I Used to Write on BackWash Kids


If you also wrote for (with) the BackWash community network of writers/ columnists join us for a BackWash reunion.

Here is the content from the post above. In text for those who can’t read it from the screen captured image above.

Spin your Thoughts with a Journal

Do you keep a journal? Sometimes its called a diary, I think thats the old fashioned term. What you write in your journal is up to you. Be creative, rant about your family, chronicle your life, or just spin your thoughts on the web.

Keep your journal in a secret place if you don’t want anyone to read it. Or, if you feel like sharing you can read what you write to friends or even keep your journal online with sites like Blogger. Of course, you can do both. Have an online journal and another secret journal for just yourself.

Journals can be kept in plain notebooks or fancy lined paper books you buy in stationery stores like Hallmark. I like to write with a fine tip black pen but you can experiment with all kinds of pens and colours. Add stickers or stick in clippings from newspapers and magazines. If you really want to put in a lot of clippings have a look at scrapbooking. Thats another form of journaling but there tends to be less writing and more drawings.

There are lots of websites about journaling and scrapbooking. Have a look around and see which appeals to you.

Found my Old Blogger Profile

My old Blogger profile, found as far back as I could get on the Wayback Machine. I had a site on Blogger before 2004 but made the mistake of deleting it, thinking it didn’t matter. Really wish I had left it up. I don’t even remember my first account now to try to find it. Can’t keep everything! Even the Blogger profiles are gone now. Instead you just get taken to your Google Plus account. I wonder what happens to people who didn’t open an account.


Create a Blogger Wiki to Promote Your Content

Note: This was originally written for HubPages and the writers there.

When you write content on a site like HubPages you want it to be found by people interested in reading about your topic (niche/ genre/ subject matter). But, it can feel like you’re alone in a vast ocean, standing on a rock, jumping up and down, waving and waving without anyone noticing you at all. So, you need to build a platform which rises you a little higher and makes you easier to find.

The established ways to do this are to use social media, backlinks, and other worthy and less worthy ideas which people lump into SEO (search engine optimization). The problem with some of these tactics is the difference between attracting human readers versus attracting search engine bots which don’t actually read your content. Search engines won’t read your content, won’t link to your content and won’t refer friends and followers to your content. A search engine will only list your content for the real people to find. It does not endorse your content the way a referral from a real person can.

So, you need to do something more to bring people to your content. Keywords are not enough. Too many keywords will detract from your content because no one really wants to read that promotional content which is directed to SEO and not human readers. Too many keywords make your writing dull and bland.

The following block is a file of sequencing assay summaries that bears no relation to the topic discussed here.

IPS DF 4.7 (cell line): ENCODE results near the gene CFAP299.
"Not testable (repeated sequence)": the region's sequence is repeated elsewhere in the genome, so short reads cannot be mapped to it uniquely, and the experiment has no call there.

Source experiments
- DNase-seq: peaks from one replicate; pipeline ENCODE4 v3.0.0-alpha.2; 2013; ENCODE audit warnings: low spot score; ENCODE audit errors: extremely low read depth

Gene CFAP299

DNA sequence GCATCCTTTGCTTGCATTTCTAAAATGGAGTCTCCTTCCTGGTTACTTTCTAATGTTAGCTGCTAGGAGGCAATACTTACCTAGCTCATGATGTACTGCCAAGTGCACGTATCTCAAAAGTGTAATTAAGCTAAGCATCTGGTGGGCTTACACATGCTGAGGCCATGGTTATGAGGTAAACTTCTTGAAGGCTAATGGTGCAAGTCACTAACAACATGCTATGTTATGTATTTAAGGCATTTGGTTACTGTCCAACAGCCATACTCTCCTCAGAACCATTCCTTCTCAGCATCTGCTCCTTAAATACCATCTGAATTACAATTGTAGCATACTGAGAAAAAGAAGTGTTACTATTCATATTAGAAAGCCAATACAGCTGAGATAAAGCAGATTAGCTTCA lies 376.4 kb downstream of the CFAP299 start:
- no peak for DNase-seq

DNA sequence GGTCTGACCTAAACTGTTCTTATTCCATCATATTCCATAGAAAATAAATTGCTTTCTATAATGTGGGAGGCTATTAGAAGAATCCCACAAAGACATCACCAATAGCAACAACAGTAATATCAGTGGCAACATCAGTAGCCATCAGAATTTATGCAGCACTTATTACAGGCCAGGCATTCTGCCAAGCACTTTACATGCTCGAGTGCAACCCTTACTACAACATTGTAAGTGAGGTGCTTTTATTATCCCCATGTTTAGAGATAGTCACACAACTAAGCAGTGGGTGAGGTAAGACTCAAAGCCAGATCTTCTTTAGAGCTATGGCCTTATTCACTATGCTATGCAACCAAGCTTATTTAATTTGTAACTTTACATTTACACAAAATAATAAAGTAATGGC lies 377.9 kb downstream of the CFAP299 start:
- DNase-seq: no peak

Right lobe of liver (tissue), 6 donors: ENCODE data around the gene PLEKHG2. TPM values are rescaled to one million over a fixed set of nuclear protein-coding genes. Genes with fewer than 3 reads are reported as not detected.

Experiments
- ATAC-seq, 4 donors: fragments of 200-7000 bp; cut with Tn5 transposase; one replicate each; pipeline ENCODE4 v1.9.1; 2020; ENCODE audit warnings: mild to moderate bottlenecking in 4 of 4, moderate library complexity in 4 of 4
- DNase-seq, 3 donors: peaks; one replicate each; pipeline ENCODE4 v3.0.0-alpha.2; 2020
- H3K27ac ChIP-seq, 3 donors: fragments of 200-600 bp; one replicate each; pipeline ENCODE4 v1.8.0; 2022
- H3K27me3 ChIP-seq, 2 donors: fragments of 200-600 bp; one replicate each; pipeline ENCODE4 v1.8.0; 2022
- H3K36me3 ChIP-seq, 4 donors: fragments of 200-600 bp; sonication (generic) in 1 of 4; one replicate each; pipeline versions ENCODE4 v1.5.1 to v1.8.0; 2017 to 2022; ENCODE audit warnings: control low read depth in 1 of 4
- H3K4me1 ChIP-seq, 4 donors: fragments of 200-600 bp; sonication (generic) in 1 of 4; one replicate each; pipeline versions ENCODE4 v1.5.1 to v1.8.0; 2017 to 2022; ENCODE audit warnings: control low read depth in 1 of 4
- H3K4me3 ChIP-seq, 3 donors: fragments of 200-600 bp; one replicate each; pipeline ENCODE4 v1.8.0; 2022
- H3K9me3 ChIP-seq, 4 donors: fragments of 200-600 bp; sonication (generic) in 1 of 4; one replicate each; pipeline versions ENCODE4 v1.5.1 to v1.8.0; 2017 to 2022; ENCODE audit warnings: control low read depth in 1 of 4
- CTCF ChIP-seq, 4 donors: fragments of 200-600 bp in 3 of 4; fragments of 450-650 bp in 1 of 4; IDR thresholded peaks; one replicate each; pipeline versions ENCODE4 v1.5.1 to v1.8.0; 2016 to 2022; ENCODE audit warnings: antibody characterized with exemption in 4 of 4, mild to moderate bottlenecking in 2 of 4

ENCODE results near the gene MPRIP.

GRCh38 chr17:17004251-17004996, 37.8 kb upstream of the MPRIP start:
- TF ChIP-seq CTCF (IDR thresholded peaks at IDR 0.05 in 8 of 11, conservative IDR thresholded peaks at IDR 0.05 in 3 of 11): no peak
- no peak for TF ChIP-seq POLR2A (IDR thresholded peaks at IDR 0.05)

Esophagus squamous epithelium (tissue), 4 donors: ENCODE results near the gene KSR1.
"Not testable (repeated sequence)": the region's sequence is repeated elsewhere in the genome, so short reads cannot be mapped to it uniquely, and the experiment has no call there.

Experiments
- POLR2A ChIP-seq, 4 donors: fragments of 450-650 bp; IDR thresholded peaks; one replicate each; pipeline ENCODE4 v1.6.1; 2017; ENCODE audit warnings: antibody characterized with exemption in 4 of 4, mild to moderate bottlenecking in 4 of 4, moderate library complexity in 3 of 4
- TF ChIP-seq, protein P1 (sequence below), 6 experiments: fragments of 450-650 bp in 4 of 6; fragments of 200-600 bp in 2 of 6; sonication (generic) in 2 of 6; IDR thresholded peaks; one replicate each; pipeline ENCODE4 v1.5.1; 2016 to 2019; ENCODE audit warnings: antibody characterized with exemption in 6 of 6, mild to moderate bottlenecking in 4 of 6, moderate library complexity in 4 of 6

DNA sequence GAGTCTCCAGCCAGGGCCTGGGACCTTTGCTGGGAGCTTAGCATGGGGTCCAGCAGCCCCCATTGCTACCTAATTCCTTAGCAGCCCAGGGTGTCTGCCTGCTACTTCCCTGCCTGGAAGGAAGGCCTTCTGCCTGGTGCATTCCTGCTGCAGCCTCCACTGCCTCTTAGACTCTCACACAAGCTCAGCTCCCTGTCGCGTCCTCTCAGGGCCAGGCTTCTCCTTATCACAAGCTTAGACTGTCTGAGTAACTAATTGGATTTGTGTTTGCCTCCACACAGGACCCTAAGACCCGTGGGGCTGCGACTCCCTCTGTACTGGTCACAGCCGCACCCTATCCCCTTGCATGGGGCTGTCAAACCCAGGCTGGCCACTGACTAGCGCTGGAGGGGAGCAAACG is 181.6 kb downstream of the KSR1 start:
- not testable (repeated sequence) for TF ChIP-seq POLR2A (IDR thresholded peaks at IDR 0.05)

Use Google Blogger to Create a Wiki Resource

Try opening a Google Blogger blog, pick a name which suits your content.

Write an introduction post and an about page.

Look for other content such as content curation feeds and RSS feeds relevant to your main topic.Some of them, like Scoop.it, will have widgets which display the content feed. Plus, this is another place you can suggest your own links to as you write new posts. So you will see your HubPages post appear in the feed on the widget you have displayed. This is especially nice because people reading your wiki will see you as an authority beyond the content you have created yourself. It’s like making yourself famous.

Create a few links to sites which you know are excellent references for your topic. You can ask for a link exchange with these sites – once your wiki is established, aged and seasoned a bit.

Now the part where your own content comes in.

Begin to post links to your HubPages posts/ content. Do not repost the content, just create an index. Sort your posts into subtopics branching from the main theme or genre which you write about. (If you write about several topics set up a fresh Blogger account and repeat the steps above for each topic).

Use your subtopics as post headers (titles) and add your links relevant to each subtopic in your topic/ genre. Check your links, make sure they are all going where they should be going – it is not too hard to miss something when you are cutting and pasting several links this way.

In your blog sidebar, over the links to outside reference sites, post links to each of the posts you have just created (the subtopics). Like building an index to your own subtopics in the sidebar.

In this way you are creating a wiki for your content which focuses on your HubPages content but not exclusively. A wiki is a personally created resource about one topic. Traditionally, a wiki is not run by just one person but several contributors sharing knowledge and resources. You can gather others to join you too. However, then you are sharing some of the limelight but building a wiki community is a great way to share your links among the community you create. So it is a trade off and something you can consider.